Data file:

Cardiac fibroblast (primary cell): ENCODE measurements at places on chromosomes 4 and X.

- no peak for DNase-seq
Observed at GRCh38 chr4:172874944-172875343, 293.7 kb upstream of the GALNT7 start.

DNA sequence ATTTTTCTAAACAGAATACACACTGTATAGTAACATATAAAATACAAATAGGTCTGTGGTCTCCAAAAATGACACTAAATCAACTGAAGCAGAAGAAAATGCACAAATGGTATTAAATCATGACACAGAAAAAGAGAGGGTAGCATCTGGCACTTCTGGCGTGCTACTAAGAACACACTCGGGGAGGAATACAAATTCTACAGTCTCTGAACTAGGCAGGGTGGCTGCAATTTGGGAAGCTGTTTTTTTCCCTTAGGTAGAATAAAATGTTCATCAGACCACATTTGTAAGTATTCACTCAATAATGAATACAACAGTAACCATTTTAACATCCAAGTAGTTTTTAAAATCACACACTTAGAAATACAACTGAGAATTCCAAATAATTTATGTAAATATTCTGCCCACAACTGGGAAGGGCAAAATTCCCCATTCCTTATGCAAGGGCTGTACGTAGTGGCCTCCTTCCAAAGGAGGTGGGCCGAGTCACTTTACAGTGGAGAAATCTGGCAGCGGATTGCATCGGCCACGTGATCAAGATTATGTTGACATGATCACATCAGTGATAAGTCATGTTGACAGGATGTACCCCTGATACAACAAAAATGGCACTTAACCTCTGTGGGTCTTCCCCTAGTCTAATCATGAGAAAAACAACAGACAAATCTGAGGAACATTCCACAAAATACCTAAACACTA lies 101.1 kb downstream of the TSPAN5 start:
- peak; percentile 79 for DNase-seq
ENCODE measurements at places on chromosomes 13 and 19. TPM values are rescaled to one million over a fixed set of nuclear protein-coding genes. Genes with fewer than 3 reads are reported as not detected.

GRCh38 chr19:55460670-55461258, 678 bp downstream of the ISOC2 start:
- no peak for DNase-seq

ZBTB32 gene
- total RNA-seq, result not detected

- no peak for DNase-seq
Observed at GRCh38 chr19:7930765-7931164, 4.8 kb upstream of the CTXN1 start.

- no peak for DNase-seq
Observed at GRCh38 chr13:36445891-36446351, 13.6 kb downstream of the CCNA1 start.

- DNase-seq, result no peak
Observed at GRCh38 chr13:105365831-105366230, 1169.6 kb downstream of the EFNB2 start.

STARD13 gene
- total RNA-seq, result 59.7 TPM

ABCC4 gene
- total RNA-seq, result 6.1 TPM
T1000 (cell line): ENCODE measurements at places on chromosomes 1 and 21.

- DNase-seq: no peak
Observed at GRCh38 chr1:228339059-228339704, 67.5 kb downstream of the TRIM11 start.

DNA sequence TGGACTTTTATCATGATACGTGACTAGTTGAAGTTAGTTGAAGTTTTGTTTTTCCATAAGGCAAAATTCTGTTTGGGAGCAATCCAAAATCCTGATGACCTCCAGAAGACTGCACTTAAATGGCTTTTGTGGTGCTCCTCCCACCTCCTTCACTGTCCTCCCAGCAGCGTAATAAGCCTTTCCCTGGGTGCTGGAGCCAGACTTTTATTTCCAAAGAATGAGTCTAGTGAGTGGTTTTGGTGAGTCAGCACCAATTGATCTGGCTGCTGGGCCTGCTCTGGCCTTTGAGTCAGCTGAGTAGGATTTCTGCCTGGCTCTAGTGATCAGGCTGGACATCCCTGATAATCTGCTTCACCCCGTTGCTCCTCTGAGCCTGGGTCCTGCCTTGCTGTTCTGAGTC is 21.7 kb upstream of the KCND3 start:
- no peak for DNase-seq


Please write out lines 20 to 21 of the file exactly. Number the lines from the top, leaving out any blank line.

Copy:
- total RNA-seq, result 6.1 TPM
T1000 (cell line): ENCODE measurements at places on chromosomes 1 and 21.